Compliments Of The Boss

When telling people what you value about them and their work, be specific. Then get ready for greater commitment and performance that you’ll really appreciate!

Your company’s annual picnic has just ended. You’ve mingled cordially with every member of your staff. You’ve conscientiously recognized their tireless work and unflagging dedication. You’ve thanked them all. And you’ll be rewarded, as everyone works harder, better and more happily and willingly than ever.

Scoffing at this scenario? Don’t. The fact is, employees will respond readily to recognition with higher commitment and performance – but your appreciation must be specific, not generic.

To understand why specific appreciation is management’s magic elixir, think about the last time a supermarket cashier handed you change and the line, “Have a nice day!” Did you sense serious recognition that your purchases help put food on the cashier’s table, as well as your own? Of course not. Now consider how you would react if you had been told, “I see you here every Saturday morning, and I appreciate it that you prefer our store and selection and keep coming back.” You’d know your value as a customer had been noticed, and you’d be inclined to be an even more loyal shopper in the future.

Similarly, showing specific appreciation is essential to getting results done through employees. This is underscored time and again and all across the country by workplace opinion surveys.

A poll in 2000 by the non-profit San Diego Employers Association found employees rated feeling involved with and valued by their organizations as more motivating than higher pay, the latest work/life benefits or shorter work hours. In 19 surveys conducted in the Northeast in 2004, recognition of their good performance was one of the five factors employees said mattered the most in reinforcing their work commitment. And by contrast, 83 percent of a nationwide sample of workers recently told Gallup pollsters that their productivity is low and their loyalty to their employers is questionable because they feel they aren’t receiving the explicit appreciation they deserve.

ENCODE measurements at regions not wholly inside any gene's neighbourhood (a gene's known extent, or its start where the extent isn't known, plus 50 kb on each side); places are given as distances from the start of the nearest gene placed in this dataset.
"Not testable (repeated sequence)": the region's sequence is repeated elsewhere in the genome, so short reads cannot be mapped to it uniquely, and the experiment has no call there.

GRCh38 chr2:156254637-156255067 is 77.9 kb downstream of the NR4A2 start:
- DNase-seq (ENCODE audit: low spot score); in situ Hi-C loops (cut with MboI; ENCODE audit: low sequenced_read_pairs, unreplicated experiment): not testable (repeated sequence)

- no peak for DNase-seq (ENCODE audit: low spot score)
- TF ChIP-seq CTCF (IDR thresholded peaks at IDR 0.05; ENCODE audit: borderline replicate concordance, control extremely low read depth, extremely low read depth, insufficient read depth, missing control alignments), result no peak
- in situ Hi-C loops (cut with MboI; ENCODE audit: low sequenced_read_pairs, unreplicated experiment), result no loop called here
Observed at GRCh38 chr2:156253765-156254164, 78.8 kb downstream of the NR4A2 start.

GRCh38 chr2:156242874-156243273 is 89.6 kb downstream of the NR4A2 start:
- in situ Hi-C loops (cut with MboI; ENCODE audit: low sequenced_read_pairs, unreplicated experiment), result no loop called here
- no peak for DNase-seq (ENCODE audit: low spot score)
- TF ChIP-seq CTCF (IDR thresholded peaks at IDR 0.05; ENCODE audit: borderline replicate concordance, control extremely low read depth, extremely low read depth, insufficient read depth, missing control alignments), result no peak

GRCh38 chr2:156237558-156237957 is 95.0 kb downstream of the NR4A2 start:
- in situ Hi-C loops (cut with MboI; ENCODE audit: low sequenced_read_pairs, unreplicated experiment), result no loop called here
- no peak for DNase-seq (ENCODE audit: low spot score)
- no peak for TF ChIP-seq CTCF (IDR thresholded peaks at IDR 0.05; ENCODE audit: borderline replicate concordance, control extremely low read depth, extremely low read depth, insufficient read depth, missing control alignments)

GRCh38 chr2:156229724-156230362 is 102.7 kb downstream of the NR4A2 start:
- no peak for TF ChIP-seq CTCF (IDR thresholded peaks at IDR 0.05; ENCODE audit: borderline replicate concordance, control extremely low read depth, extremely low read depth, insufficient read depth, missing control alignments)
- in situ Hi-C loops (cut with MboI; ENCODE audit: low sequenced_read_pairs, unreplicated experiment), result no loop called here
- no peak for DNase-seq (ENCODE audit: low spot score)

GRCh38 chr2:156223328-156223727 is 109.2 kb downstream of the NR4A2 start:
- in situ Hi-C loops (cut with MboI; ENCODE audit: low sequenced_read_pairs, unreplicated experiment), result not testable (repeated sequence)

Most managers realize that if hard work and going the extra mile go unmentioned or undervalued, employee morale and commitment can suffer. But don’t make the mistake of giving broad-brush compliments or expressions of thanks such as “Great job!”, “Terrific report!”, “You really pull your weight around here,” or “Nice outfit.” At best, this is “drive-by” appreciation. And if it’s perceived as a meaningless toss-off (and it can be), employees may see you as hypocritical and eventually turn cynical or even resentful.

To really show that you value and respect employees, first take the time and thought to identify what it is in particular that pleases you about their attitude, performance or contributions. Then demonstrate that you recognize their unique significance by being specific about the worthwhile difference that the employee makes in your organization. Here’s how:

  • Look at appreciation in a deeper way. Stumped about exactly what to show someone appreciation for? It may help to think of appreciation in the sense of growing in value or of strengthening a good quality. Ask yourself what employees have done that’s increased the value or usefulness of their work.
  • Keep an appreciation notebook. Record the pluses of employees’ performances. Before giving acknowledgment, review your notes for details you can mention to demonstrate to employees that you’re aware of how they’ve proved themselves in truly distinguishing ways.
  • Acknowledge actions and outcomes, not states of being. A major reason to recognize an employee through specifics is to encourage desirable behavior. “You look nice today!” may set the receptionist aglow, but it’s far more productive to tell her, “I appreciate how you help us favorably impress clients by always dressing in an attractive and professional way.”
  • Tell employees you appreciate them even if they’re “just doing their job.”
    Let’s be honest! If we were appreciated only when we gave 110 percent, almost all of us would go unrecognized almost all of the time. And as a manager, wouldn’t you find it refreshingly noteworthy if the people you lead were engaged in their work “only” 100 percent?

Don’t forget to single out the ways in which your co-managers and your own boss deserve your recognition too, and acknowledge them with full particulars. Because the most gratifying thing about specific appreciation is that the more you express it, the more people will give you cause to show it.